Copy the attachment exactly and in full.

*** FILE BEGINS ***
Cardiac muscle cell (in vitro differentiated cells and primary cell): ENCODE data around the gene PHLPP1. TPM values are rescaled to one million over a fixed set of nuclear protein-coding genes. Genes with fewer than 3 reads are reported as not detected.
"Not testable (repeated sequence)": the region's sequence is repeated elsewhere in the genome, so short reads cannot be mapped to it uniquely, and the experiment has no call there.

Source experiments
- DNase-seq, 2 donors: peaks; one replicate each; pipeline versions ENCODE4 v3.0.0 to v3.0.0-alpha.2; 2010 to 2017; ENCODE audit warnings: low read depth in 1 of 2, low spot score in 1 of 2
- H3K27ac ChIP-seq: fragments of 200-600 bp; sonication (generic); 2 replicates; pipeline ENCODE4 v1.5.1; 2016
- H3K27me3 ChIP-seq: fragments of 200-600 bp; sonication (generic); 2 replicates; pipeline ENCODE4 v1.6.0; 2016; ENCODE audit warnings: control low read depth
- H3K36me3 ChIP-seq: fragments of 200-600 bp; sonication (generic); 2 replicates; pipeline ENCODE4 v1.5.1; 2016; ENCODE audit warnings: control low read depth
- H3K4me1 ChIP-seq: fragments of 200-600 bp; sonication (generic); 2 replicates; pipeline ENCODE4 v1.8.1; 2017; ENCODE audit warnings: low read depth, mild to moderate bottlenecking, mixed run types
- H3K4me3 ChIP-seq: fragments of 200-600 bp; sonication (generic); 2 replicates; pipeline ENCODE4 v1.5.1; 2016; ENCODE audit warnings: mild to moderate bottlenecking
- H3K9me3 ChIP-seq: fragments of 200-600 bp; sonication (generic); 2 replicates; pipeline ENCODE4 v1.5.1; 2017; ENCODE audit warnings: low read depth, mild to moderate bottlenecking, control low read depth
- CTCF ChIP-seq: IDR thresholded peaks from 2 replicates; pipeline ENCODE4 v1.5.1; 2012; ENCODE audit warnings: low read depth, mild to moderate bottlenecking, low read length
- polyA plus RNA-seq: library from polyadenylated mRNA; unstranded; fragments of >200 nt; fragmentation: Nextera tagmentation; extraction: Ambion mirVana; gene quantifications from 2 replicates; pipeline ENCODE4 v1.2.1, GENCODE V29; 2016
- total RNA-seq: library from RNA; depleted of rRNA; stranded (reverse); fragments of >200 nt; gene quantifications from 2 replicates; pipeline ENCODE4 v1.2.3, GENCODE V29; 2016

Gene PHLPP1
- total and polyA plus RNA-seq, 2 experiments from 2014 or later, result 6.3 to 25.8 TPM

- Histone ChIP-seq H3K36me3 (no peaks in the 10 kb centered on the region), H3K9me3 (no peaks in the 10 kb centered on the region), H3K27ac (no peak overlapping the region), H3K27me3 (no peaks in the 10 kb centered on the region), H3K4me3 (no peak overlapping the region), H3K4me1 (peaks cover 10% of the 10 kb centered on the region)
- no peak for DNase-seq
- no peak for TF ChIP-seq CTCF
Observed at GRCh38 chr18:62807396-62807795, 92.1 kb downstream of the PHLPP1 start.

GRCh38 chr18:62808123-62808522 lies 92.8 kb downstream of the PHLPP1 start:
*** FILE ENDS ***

Cardiac muscle cell (in vitro differentiated cells and primary cell): ENCODE data around the gene PHLPP1. TPM values are rescaled to one million over a fixed set of nuclear protein-coding genes. Genes with fewer than 3 reads are reported as not detected.
"Not testable (repeated sequence)": the region's sequence is repeated elsewhere in the genome, so short reads cannot be mapped to it uniquely, and the experiment has no call there.

Source experiments
- DNase-seq, 2 donors: peaks; one replicate each; pipeline versions ENCODE4 v3.0.0 to v3.0.0-alpha.2; 2010 to 2017; ENCODE audit warnings: low read depth in 1 of 2, low spot score in 1 of 2
- H3K27ac ChIP-seq: fragments of 200-600 bp; sonication (generic); 2 replicates; pipeline ENCODE4 v1.5.1; 2016
- H3K27me3 ChIP-seq: fragments of 200-600 bp; sonication (generic); 2 replicates; pipeline ENCODE4 v1.6.0; 2016; ENCODE audit warnings: control low read depth
- H3K36me3 ChIP-seq: fragments of 200-600 bp; sonication (generic); 2 replicates; pipeline ENCODE4 v1.5.1; 2016; ENCODE audit warnings: control low read depth
- H3K4me1 ChIP-seq: fragments of 200-600 bp; sonication (generic); 2 replicates; pipeline ENCODE4 v1.8.1; 2017; ENCODE audit warnings: low read depth, mild to moderate bottlenecking, mixed run types
- H3K4me3 ChIP-seq: fragments of 200-600 bp; sonication (generic); 2 replicates; pipeline ENCODE4 v1.5.1; 2016; ENCODE audit warnings: mild to moderate bottlenecking
- H3K9me3 ChIP-seq: fragments of 200-600 bp; sonication (generic); 2 replicates; pipeline ENCODE4 v1.5.1; 2017; ENCODE audit warnings: low read depth, mild to moderate bottlenecking, control low read depth
- CTCF ChIP-seq: IDR thresholded peaks from 2 replicates; pipeline ENCODE4 v1.5.1; 2012; ENCODE audit warnings: low read depth, mild to moderate bottlenecking, low read length
- polyA plus RNA-seq: library from polyadenylated mRNA; unstranded; fragments of >200 nt; fragmentation: Nextera tagmentation; extraction: Ambion mirVana; gene quantifications from 2 replicates; pipeline ENCODE4 v1.2.1, GENCODE V29; 2016
- total RNA-seq: library from RNA; depleted of rRNA; stranded (reverse); fragments of >200 nt; gene quantifications from 2 replicates; pipeline ENCODE4 v1.2.3, GENCODE V29; 2016

Gene PHLPP1
- total and polyA plus RNA-seq, 2 experiments from 2014 or later, result 6.3 to 25.8 TPM

- Histone ChIP-seq H3K36me3 (no peaks in the 10 kb centered on the region), H3K9me3 (no peaks in the 10 kb centered on the region), H3K27ac (no peak overlapping the region), H3K27me3 (no peaks in the 10 kb centered on the region), H3K4me3 (no peak overlapping the region), H3K4me1 (peaks cover 10% of the 10 kb centered on the region)
- no peak for DNase-seq
- no peak for TF ChIP-seq CTCF
Observed at GRCh38 chr18:62807396-62807795, 92.1 kb downstream of the PHLPP1 start.

GRCh38 chr18:62808123-62808522 lies 92.8 kb downstream of the PHLPP1 start: